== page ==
When actively applying, you will ultimately be required to submit an official transcript to LSAC from each undergraduate and graduate institution you have attended. Note that transcripts issued to you or sent by you will not be processed.
For more information see:
LSAC's Requesting Transcripts page for overall transcript request instructions/processes in the law school application process and the Syracuse University Transcripts page for Syracuse's specific transcript requesting process.
It is important to develop a solid resume. Your resume should include work experiences (related to the legal profession and otherwise), internships, volunteer experiences, computer and language skills, and leadership experiences. A pre-law advisor can review your resume with you and provide suggestions.
The Personal Statement
Since law schools do not interview applicants, the personal statement is where you provide insight into your personality, character and motivation. Your personal statement provides an opportunity to distinguish yourself from other applicants, which in turn helps law schools determine if you might be a good fit with the school. While some schools provide prompts, it is helpful to find a self-reflective theme that highlights important information about your personality or interests, and use concrete examples to emphasize these points. If prompted, the personal statement should directly address the topic you are being asked to discuss.
Required by some but not all schools, Dean’s Certifications are official statements from every undergraduate institution you have attended identifying your academic and disciplinary standing at the time of graduation. The admissions committee will take into consideration whether you have been suspended, placed on academic or disciplinary probation, disciplined, expelled, or requested or advised to resign from any post- secondary school, college, university, professional school, or law school. Check with each school to see if they require a Dean’s Certification, also be referred to as a College Certification or Statement of Dean of Students.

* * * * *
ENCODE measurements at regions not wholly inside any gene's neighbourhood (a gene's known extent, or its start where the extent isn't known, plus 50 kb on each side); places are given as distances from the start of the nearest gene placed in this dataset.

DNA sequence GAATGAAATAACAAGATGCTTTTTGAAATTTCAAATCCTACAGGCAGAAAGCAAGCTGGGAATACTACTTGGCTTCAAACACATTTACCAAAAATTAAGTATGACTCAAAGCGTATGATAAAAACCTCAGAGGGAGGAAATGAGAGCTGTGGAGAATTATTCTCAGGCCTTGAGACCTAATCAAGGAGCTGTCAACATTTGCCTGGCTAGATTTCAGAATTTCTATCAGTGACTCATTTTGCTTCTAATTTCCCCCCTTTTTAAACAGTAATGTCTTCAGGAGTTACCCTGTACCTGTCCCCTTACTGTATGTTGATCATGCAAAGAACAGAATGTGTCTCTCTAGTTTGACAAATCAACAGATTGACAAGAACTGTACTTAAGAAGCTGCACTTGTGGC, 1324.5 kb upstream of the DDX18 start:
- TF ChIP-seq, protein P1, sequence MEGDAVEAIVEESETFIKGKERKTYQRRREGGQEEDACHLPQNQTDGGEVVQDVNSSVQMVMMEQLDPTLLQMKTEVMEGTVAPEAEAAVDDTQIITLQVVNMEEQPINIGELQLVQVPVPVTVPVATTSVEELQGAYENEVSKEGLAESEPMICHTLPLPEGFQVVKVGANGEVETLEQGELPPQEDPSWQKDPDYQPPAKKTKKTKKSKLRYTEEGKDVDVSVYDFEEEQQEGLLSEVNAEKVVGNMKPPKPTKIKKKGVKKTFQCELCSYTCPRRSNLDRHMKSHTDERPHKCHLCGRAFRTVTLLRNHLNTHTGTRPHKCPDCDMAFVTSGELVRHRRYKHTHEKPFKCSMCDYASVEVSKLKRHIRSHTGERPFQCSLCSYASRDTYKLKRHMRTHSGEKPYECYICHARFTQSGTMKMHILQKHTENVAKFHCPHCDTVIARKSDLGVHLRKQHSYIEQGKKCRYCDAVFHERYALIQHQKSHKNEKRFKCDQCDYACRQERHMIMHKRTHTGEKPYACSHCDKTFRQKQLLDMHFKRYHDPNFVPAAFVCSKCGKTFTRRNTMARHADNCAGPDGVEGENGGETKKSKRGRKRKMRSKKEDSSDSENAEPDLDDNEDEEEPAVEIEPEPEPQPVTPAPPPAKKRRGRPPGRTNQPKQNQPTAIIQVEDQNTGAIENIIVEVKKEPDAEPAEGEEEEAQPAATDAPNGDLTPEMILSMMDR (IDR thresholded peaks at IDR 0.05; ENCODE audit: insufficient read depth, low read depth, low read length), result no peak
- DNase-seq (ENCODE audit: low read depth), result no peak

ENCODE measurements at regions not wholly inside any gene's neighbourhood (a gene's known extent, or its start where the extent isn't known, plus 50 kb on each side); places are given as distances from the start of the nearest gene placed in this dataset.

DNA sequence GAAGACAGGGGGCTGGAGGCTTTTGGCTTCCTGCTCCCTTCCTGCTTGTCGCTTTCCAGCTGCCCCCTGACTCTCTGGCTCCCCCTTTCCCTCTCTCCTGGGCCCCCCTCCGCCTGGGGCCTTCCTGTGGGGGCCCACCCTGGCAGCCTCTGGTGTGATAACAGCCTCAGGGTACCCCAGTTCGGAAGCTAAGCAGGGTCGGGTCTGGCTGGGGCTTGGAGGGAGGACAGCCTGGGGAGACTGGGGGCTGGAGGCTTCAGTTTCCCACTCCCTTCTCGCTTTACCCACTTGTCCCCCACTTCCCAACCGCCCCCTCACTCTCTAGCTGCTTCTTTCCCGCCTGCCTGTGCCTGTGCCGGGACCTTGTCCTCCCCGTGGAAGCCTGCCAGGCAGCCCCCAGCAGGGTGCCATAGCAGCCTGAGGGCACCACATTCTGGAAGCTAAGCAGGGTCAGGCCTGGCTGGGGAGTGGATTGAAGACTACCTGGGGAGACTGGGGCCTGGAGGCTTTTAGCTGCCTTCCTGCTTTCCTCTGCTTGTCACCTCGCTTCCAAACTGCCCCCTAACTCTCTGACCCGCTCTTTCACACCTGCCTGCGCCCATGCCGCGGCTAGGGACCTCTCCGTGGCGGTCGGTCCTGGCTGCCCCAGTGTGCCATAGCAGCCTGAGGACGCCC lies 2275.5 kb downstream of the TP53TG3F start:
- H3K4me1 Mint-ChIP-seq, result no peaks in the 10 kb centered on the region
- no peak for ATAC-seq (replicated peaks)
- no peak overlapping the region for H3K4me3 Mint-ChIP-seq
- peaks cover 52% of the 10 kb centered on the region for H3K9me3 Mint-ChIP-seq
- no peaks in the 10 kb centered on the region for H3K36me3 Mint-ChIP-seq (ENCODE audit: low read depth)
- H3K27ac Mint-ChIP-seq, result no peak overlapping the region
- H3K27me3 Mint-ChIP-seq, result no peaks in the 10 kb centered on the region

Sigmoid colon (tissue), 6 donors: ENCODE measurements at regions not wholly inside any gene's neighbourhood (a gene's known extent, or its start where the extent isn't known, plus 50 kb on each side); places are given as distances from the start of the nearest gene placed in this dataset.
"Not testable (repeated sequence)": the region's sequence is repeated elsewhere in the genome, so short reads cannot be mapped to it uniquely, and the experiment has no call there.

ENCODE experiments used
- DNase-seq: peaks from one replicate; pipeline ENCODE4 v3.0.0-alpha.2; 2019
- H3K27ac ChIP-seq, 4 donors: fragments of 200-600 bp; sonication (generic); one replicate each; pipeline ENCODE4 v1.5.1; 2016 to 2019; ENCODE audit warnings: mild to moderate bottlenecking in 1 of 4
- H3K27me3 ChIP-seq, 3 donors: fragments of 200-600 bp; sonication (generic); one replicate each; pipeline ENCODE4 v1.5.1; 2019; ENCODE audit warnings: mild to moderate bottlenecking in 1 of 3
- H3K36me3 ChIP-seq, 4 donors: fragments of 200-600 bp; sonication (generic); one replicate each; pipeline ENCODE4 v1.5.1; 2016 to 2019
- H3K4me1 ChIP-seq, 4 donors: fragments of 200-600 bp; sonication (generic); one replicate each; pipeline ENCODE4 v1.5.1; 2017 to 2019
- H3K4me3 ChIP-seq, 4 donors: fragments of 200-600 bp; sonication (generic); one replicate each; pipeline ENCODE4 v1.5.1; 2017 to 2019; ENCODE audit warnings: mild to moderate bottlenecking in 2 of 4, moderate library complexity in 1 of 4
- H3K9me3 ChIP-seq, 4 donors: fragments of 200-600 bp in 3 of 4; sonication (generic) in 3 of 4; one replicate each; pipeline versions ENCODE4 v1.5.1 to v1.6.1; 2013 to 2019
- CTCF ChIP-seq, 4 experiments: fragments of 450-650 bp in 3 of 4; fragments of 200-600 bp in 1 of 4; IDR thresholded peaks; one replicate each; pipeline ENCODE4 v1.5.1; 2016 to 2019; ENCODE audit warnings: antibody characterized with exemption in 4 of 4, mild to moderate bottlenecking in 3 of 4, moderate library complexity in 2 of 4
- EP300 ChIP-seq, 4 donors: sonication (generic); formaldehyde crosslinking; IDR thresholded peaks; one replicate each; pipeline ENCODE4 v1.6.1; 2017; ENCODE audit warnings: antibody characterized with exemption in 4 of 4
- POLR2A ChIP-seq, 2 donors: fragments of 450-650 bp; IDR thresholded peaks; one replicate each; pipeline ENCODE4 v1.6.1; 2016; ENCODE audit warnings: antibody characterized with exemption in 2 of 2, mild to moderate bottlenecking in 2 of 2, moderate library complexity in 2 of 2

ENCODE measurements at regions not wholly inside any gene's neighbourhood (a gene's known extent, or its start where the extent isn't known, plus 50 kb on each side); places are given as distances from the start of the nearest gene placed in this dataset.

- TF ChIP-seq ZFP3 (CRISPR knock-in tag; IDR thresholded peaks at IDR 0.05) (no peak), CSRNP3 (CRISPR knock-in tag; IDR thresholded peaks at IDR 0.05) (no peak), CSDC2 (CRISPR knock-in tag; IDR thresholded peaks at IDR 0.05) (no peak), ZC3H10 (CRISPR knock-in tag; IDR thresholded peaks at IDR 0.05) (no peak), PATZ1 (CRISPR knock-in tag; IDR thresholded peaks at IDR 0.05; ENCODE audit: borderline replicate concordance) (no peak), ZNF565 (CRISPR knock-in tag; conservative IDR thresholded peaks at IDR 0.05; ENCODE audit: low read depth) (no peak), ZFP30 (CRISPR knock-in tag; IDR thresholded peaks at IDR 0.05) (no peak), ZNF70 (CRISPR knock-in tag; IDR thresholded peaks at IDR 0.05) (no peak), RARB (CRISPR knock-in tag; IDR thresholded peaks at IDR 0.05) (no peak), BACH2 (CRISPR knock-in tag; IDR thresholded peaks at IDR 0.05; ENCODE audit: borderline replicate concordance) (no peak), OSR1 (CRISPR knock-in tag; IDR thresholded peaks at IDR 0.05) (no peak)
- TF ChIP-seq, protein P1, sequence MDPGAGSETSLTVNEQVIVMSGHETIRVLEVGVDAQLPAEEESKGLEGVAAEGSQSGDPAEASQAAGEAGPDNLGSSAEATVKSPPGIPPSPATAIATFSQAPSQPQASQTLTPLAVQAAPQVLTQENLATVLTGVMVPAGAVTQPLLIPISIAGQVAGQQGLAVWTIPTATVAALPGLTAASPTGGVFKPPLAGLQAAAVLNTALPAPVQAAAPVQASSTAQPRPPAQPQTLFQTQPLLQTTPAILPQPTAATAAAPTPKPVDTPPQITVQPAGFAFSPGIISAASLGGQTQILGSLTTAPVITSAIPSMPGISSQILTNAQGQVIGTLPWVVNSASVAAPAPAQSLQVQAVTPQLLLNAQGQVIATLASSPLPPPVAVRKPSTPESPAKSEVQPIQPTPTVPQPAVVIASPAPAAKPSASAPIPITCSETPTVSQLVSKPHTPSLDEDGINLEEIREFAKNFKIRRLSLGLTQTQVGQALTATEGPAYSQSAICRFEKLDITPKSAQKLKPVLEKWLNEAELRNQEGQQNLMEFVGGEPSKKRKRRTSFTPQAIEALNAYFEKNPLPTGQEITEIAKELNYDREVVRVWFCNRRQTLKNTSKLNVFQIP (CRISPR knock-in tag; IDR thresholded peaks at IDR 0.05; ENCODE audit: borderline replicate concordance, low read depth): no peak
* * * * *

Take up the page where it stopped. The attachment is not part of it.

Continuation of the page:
Financing your Legal Education
The cost for three years of law school can exceed $140,000. Yearly tuition can exceed $40,000. Approximately 80% of law school students rely on educational loans to help them finance the cost. In order to qualify for loans, it is essential that you maintain a clean credit history. You are encouraged to contact the financial aid offices at each of the schools to which you are applying to determine their specific financial aid requirements. They will evaluate your eligibility for financial support from various sources. Begin the process early, and be aware that many law schools have very early filing deadlines.
When to Apply
If you intend to start law school in the fall directly following your undergraduate career, it is best to apply between Halloween and Thanksgiving of your senior year. According to LSAC, roughly one-third of law students enter directly from college. There can be many benefits to taking one or more gap years between your undergraduate career and your first year of law school. Many applicants enter the workforce in order to strengthen their qualifications. A pre-law advisor can assist you in making the appropriate decision for you.